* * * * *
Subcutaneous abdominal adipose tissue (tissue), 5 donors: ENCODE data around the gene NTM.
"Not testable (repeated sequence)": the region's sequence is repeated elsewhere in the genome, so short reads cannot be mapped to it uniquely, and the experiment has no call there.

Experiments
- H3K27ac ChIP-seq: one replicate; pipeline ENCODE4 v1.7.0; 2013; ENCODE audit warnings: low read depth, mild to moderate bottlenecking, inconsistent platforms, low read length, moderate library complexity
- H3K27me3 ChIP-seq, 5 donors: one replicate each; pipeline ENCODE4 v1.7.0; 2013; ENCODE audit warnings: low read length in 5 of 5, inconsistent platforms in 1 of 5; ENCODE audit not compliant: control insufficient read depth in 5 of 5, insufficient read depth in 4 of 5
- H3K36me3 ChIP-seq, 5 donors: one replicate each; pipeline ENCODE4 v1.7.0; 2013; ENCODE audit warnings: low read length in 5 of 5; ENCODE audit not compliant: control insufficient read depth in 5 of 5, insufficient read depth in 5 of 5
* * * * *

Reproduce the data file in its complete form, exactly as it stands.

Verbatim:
Subcutaneous abdominal adipose tissue (tissue), 5 donors: ENCODE data around the gene NTM.
"Not testable (repeated sequence)": the region's sequence is repeated elsewhere in the genome, so short reads cannot be mapped to it uniquely, and the experiment has no call there.

Experiments
- H3K27ac ChIP-seq: one replicate; pipeline ENCODE4 v1.7.0; 2013; ENCODE audit warnings: low read depth, mild to moderate bottlenecking, inconsistent platforms, low read length, moderate library complexity
- H3K27me3 ChIP-seq, 5 donors: one replicate each; pipeline ENCODE4 v1.7.0; 2013; ENCODE audit warnings: low read length in 5 of 5, inconsistent platforms in 1 of 5; ENCODE audit not compliant: control insufficient read depth in 5 of 5, insufficient read depth in 4 of 5
- H3K36me3 ChIP-seq, 5 donors: one replicate each; pipeline ENCODE4 v1.7.0; 2013; ENCODE audit warnings: low read length in 5 of 5; ENCODE audit not compliant: control insufficient read depth in 5 of 5, insufficient read depth in 5 of 5